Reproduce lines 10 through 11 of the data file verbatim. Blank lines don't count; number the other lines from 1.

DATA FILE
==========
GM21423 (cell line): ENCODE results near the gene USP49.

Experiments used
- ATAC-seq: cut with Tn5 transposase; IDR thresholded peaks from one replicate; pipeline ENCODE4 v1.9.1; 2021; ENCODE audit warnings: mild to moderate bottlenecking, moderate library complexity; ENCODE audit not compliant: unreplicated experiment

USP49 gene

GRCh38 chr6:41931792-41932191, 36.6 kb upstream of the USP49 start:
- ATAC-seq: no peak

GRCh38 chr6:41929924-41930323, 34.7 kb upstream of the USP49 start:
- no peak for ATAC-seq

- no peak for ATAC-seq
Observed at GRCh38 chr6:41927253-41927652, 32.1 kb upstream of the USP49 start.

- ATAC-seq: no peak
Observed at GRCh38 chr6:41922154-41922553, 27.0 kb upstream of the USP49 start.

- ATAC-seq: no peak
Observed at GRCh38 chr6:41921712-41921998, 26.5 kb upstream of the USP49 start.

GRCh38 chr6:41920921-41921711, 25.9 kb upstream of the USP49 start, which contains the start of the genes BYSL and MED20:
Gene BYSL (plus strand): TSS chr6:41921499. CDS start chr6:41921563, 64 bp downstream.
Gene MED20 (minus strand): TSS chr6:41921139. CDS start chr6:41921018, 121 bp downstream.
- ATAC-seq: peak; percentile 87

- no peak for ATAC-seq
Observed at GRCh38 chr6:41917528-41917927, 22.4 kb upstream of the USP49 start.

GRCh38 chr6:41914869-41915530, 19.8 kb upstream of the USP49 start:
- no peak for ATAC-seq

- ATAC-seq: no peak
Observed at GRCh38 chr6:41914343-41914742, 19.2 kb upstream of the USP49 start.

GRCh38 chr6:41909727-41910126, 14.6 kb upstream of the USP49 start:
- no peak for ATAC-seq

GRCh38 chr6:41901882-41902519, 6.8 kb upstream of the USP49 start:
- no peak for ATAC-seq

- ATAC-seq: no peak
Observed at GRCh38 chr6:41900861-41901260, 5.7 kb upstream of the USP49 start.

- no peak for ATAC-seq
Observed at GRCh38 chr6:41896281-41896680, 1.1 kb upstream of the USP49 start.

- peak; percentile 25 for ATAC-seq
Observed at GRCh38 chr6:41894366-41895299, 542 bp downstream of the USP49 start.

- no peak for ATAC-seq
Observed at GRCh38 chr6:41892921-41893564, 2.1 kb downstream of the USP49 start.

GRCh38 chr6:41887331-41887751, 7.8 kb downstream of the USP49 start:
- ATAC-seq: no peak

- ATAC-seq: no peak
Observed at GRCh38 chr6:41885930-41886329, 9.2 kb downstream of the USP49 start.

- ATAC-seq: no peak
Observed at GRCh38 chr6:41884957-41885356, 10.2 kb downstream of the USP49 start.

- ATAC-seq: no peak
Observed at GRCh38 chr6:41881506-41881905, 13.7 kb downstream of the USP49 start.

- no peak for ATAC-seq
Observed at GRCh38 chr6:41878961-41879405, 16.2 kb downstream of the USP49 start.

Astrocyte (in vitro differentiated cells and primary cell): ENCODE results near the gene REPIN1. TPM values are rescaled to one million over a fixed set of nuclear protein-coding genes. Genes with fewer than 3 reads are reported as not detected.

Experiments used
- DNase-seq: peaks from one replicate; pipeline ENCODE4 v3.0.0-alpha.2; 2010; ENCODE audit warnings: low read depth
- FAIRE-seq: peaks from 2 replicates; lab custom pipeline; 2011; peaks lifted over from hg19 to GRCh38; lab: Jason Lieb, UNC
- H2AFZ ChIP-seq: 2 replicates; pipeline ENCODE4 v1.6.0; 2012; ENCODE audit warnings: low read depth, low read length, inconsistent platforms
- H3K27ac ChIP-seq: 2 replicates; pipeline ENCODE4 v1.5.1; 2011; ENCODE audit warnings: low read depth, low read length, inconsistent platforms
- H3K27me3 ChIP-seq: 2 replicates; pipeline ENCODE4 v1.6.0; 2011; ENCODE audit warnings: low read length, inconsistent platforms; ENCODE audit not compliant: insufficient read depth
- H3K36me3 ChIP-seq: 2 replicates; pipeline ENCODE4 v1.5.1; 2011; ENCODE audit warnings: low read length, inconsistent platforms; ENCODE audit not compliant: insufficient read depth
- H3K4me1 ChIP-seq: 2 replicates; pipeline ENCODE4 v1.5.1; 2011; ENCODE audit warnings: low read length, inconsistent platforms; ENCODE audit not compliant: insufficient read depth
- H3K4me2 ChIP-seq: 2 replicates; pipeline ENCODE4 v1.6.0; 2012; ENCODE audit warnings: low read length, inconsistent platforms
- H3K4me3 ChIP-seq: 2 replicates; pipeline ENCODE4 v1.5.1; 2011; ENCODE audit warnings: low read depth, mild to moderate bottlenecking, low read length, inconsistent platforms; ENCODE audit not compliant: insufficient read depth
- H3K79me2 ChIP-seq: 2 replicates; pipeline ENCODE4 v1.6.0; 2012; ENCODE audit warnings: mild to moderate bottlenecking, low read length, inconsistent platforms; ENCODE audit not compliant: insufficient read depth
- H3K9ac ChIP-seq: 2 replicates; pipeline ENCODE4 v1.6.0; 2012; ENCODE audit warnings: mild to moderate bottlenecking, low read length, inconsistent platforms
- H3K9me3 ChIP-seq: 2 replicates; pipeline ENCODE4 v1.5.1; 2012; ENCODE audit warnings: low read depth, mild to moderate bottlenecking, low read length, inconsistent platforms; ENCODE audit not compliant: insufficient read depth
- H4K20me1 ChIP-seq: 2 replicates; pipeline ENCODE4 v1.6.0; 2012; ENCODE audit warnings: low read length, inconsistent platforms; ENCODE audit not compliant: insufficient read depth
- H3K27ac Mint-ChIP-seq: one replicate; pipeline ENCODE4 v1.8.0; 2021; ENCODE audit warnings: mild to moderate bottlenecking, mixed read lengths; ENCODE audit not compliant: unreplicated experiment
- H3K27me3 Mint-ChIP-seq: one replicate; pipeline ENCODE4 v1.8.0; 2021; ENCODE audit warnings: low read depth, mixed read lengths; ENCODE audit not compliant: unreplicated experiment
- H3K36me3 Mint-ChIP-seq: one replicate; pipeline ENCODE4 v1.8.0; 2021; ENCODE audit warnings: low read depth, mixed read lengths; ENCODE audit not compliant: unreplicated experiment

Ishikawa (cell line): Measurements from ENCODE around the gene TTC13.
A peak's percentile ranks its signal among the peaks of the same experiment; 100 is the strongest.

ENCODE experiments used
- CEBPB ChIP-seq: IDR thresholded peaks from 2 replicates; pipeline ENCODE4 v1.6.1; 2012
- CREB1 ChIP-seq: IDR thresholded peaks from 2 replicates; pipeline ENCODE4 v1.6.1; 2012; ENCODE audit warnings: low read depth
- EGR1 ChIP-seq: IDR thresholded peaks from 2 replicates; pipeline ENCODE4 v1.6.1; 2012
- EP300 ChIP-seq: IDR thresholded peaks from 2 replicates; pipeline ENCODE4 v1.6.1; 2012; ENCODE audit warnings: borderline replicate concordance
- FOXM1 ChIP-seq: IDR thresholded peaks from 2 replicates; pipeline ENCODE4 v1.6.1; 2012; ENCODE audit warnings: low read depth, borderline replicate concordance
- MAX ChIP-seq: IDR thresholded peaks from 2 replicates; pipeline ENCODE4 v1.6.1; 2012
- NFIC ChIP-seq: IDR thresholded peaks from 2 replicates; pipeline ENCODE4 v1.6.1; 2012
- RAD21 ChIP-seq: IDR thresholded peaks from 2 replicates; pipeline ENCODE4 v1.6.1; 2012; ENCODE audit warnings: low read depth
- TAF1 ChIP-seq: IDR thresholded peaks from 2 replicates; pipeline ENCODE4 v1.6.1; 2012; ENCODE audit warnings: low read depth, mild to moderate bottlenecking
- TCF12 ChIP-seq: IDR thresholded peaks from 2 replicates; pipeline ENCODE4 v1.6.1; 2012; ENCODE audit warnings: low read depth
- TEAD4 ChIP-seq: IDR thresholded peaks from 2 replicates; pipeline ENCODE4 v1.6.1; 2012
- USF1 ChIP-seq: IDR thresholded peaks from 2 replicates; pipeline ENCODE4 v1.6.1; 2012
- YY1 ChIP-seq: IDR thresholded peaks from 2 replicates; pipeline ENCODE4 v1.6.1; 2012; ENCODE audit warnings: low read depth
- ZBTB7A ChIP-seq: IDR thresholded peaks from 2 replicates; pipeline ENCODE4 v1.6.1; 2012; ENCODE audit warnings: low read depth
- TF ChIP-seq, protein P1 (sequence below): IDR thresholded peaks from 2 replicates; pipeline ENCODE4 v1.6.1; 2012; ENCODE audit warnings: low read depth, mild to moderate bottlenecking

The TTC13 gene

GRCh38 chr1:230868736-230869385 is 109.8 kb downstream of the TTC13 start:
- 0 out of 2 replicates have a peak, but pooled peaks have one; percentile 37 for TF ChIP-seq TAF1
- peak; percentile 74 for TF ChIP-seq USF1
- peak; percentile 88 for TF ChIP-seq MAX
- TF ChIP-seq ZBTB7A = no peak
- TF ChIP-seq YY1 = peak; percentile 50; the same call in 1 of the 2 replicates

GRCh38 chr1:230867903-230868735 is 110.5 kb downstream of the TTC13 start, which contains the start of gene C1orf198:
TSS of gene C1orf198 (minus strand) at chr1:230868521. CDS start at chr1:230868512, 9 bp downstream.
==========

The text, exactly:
Observed at GRCh38 chr6:41927253-41927652, 32.1 kb upstream of the USP49 start.

- ATAC-seq: no peak